Experimentally familiar, The National’s new release, Sleep Well Beast, is a collaborative effort at changing the recording process. All five members have had the opportunity to go off in new directions since the release of Trouble Will Find Me in 2013. When they reconvened at Aaron Dessner’s rural Long Pond studio in the Hudson Valley, there was a new rulebook in place. At last they were creating the kind of songs they wanted to make rather than songs they could make.
From a seeming random bed of sound a simple piano phrase takes hold, joined by the lowest imaginable tones of Matt Berninger’s voice, setting up the opening volley’s of ‘Nobody Else Will Be There’. While it diverges from The National’s musical framework, there’s also a sense of it being very much in the band’s sweet spot. One of the areas where the change is most noticeable is in the drumming of Bryan Devendorf. Often incredibly busy, what appears on disc is less about the drum kit and far more about sound and structure.
Drums set to the foreground, ‘Day I Die’ creates a propulsive proposition, composed to equal parts love and chaos. Strange riffs and weird dynamics play off each other in the same way the musical bed seems to undercut the drums tension, creating a yin and yang on most tracks. A song like ‘I’ll Still Destroy You’ can be heavily propelled while at it’s softest. The addition of strings provide yet another counterpoint to the madness. Attention also needs to be paid to Scott Devendorf’s bass pulse, which becomes more critical with brother Bryan’s busy beats.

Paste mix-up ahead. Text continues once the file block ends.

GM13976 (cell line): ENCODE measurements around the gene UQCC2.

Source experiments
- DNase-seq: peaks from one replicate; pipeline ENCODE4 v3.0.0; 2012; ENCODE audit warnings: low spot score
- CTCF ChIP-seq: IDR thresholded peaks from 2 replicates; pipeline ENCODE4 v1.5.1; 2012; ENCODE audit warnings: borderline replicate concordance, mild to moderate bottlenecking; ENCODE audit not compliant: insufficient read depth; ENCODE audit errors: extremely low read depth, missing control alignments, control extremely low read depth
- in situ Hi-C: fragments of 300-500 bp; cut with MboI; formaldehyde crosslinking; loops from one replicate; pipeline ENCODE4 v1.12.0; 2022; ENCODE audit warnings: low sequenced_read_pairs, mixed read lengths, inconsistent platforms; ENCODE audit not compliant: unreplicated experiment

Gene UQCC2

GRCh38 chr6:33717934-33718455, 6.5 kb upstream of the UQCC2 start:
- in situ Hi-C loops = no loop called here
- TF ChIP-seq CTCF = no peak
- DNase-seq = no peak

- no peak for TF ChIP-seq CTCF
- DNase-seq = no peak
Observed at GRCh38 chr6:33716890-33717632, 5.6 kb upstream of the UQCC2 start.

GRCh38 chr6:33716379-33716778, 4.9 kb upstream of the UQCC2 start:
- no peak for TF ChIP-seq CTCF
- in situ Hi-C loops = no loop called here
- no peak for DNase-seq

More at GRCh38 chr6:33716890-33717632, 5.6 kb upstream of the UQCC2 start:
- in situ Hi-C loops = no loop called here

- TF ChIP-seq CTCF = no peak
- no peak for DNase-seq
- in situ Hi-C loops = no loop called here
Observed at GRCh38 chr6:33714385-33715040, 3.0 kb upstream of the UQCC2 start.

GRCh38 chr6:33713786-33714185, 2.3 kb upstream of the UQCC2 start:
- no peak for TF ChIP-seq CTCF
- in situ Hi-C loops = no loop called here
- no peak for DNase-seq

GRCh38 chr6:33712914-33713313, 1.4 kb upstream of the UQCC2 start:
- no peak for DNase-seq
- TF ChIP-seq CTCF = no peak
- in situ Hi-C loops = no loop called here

There’s something haunted and haunting about the music on this disc. Infinite sadness infiltrates ‘Guilty Party’. “You’re sleeping night and day, How’d you do it, Me I am wide awake, Feeling defeated.” ‘Dark Side Of The Gym’ is musically the sweetest track on the disc, yet lyrically it suggests that things aren’t quite that simple, with strings closing the track putting yet another edge to the proceedings.
Perhaps the most experimental track, ‘Sleep Well Beast’, offers a counterpoint to the opening track, closing the LP as it began, with a final, fading burst of strings and electronic sound. Equal parts melancholy, sorrow, and fury, The National have created a brilliant, untamed beast.
Words: Bob Fish